In an e-mail to the media, this shadowy organization claimed to be funded by local entrepreneurs outraged by kidnappings, murders, and extortion in the sprawling metropolis of 1.4 million people. The CCJ may have killed and piled up the corpses of six men in their 20s and 30s in October 2008, leaving behind a sign: “Message for all the rats: This will continue.” Early this year, a body was found in the city along with the warning: “This is for those who continue extorting.”

The respected El Universal newspaper reported that on January 15, 2009, the CCJ sent a communication to the media warning that it would kill one criminal every 24 hours. “The time has come to put an end to this disorder … if criminals are identified, information can be sent electronically about the ‘bad person’ who deserves to die.” It was signed, “El Coma.”

Reuters news service reported that another group—“Businessmen United, The Death Squad”—aired on YouTube threatening to hunt down mafiosi in Ciudad Juárez. At least two other vigilante-style bands have dispatched statements to the media: one in the northern state of Sonora, which borders Arizona; the other in the Pacific state of Guerrero, home to the resort city of Acapulco—now referred to as “Narcopulco” because of ubiquitous drug activities.

The execution of Benjamín Le Baron, an anti-cartel activist in Galeana, Chihuahua, prompted his law-abiding Mormon community to consider forming its own self-defense contingent. In May hitmen kidnapped Le Baron's brother, prompting the 2,000 local citizens to stage demonstrations in the state capital of Chihuahua. They refused to pay a $1 million ransom. Even after the youth was released, residents—many of whom are dual U.S. citizens—held protests to plead for police protection in the remote desert lands of Chihuahua state.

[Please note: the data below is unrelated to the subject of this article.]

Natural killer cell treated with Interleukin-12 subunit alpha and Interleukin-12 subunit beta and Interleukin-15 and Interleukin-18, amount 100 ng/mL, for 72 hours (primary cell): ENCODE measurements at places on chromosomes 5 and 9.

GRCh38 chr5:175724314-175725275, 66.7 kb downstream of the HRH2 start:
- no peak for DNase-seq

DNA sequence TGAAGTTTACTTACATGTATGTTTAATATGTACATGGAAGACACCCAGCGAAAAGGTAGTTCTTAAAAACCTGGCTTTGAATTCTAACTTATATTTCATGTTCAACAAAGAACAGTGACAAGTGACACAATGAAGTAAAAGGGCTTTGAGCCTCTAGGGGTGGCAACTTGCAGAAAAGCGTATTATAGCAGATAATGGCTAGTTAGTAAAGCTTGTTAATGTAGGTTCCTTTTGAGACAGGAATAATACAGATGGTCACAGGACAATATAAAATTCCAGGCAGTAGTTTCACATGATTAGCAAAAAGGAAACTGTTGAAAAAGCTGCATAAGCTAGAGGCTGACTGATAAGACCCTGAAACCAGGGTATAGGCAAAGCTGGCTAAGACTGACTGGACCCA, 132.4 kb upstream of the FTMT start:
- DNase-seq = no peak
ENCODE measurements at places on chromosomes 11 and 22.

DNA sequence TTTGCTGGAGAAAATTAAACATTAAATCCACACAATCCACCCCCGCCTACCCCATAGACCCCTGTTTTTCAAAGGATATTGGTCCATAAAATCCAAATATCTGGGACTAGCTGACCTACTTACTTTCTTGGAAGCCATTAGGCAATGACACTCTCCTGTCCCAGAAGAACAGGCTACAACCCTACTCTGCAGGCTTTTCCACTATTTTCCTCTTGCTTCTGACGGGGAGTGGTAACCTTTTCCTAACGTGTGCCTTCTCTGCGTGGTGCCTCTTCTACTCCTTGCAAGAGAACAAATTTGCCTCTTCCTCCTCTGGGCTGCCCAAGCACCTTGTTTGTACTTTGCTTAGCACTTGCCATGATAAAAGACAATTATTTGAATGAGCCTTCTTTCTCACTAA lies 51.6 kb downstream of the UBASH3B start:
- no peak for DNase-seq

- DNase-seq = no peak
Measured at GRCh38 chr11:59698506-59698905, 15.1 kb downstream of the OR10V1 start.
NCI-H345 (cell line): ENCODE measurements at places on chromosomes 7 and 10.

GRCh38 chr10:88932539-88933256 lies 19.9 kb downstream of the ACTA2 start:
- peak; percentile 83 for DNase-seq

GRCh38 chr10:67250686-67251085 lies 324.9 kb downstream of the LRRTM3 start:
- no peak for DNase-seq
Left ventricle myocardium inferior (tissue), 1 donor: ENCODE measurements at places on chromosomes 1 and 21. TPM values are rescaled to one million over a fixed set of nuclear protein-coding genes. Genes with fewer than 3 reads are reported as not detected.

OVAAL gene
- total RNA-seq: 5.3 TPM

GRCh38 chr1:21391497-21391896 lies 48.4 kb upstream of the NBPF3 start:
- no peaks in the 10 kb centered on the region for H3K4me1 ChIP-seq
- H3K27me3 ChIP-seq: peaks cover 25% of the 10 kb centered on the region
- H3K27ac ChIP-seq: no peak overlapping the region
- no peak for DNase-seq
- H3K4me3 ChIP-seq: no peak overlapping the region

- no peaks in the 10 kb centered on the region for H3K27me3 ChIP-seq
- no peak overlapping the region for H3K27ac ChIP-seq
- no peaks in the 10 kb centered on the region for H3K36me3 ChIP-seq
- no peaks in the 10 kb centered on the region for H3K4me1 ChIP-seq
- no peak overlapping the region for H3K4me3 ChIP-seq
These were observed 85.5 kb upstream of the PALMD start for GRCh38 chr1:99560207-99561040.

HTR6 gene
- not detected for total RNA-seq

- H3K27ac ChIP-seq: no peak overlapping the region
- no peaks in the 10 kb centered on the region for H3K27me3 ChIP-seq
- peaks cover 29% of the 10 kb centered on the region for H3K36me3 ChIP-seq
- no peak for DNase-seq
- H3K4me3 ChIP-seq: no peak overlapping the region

On July 7, gunmen broke into Le Baron's home and tortured him in front of his family before absconding with him and his brother-in-law, executing them, and dumping their corpses in the nearby countryside. At first, Chihuahua’s PRI Governor, José Reyes Baeza, agreed to provide training and weapons for a security squad in Galeana. This proposal met criticism from the president of the National Human Rights Commission (CNDH) who insisted that arming citizens would indicate a “failure” of the political regime.

Taxi operators in Mexico City’s Magdalena Contreras borough did take the law into their own hands. They suffered multiple assaults and robberies by thugs, who were believed to be protected by the police. When local authorities failed to nab the culprits after three complaints, the drivers acted. They seized the presumed leader of the assailants, “El Perro” (“The Dog”), and bludgeoned him to death.

Their goals were to send a message to the gangsters, to obtain the names of other members of the criminal band, and to “accomplish justice” on their own. On August 14, Ismael Quintero Oliver and Marcos Érik Pérez Mora, leaders of the informal “pacto de los choferes” (“drivers’ pact”) were arrested with El Perro’s cadaver in the backseat of their Ford Aerostar.10 The case has yet to be resolved.

Vigilantes’ Actions: Moving Toward Anarchy?

Thus far the vigilantes’ actions represent isolated occurrences. However, Defense Secretary Guillermo Galván Galván must keep his pledge to persuade the military of the importance of human rights.

Meanwhile, critics of the military must remember that removing troops from the streets—in the absence of competent police—will lead more crime victims to take the law into their own hands. And that is a big step toward anarchy—a condition that would threaten the security of the United States.